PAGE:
Asian markets rise in early trading, G20 to meet tomorrow
Asian markets got off to a good start on Thursday as traders returned after the Chinese New Year holiday. Hong Kong saw a rise of 0.75% in early trading while Japan’s Nikkei index was bolstered by a weakening yen. This was despite figures showing the Japanese economy shrank by 0.1% in the final quarter of 2012. The biggest gain of the morning on the Nikkei 225 was brewer, Asahi Group Holdings that rose 7.4% after announcing record profits and a share buyback.
Sydney saw a modest gain, with the ASX/S&P rising 0.24% to reach a four-and-a-half year high. Leading the way was the refining company, Alumina that surged by 12% due to Citic Resources Holding agreeing on a share purchase worth $452m AUD. Rio Tinto was also up, by 1.9% prior to an earnings update that is due to be released later today.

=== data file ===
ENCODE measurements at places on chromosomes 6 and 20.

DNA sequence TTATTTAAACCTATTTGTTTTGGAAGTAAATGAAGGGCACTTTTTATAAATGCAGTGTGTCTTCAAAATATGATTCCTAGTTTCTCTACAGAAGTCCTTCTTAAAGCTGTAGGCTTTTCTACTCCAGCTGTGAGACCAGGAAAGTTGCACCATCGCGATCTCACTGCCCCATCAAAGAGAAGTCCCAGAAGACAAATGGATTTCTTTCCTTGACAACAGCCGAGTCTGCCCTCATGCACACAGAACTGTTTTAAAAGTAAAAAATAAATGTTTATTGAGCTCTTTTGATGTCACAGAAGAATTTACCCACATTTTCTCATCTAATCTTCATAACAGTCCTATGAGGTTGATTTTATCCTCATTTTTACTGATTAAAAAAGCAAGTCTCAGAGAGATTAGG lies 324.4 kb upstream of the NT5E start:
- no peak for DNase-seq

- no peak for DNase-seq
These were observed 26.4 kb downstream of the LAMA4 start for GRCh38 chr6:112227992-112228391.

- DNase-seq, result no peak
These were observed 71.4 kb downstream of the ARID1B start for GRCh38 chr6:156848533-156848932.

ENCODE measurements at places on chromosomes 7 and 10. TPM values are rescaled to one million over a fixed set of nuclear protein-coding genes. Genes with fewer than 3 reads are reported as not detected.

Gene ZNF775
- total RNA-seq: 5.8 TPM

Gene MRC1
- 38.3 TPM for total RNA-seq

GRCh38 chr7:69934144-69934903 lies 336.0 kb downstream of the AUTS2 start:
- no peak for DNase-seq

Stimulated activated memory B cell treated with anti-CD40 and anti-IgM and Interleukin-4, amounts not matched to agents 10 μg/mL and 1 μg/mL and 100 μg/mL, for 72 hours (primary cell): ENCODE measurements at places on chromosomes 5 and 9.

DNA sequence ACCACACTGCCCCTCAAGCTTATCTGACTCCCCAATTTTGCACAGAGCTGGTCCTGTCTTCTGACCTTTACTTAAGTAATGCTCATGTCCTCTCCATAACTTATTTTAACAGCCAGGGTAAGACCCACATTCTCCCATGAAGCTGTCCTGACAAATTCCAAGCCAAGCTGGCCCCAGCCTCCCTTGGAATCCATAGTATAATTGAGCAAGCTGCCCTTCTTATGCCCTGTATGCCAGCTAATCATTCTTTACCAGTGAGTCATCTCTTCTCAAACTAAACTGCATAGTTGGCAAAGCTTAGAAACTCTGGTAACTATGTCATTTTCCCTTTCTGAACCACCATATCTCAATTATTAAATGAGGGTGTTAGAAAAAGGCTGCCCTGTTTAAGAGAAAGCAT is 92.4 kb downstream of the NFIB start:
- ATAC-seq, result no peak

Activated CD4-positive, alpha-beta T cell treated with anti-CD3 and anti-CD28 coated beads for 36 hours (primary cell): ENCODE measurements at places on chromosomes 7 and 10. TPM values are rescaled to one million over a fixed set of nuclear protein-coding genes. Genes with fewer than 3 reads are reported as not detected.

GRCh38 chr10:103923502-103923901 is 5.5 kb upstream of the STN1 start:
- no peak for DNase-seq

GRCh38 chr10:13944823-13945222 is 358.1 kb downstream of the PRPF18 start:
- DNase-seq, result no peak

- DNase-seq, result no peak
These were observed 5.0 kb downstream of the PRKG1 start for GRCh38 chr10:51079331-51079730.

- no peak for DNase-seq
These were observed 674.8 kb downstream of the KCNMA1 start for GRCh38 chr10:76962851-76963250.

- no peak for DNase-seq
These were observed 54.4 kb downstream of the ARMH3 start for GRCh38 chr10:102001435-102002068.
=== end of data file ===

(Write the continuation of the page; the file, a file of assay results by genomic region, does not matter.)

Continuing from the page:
On Friday, the G20 is due to meet in Moscow to address concerns over what many analysts refer to as a currency war. With economies being so fragile, it is thoughts that governments are intentionally weakening their currencies to help boost exports. Japan is at the forefront of this with the yen having weakened by 7% against the dollar so far this year. Mass quantitative easing is considered to be the reason for this depreciation.
Sean Callow, senior currency strategist at Westpac Institutional Bank in Sydney told Dow Jones Newswires: “The risk for currencies is whether there are strong comments from some of the many officials, with their different viewpoints”.
The meeting of representatives from the 20 major economies in the world is considered to be one of the most important in recent years. All eyes will undoubtedly be on Russia tomorrow.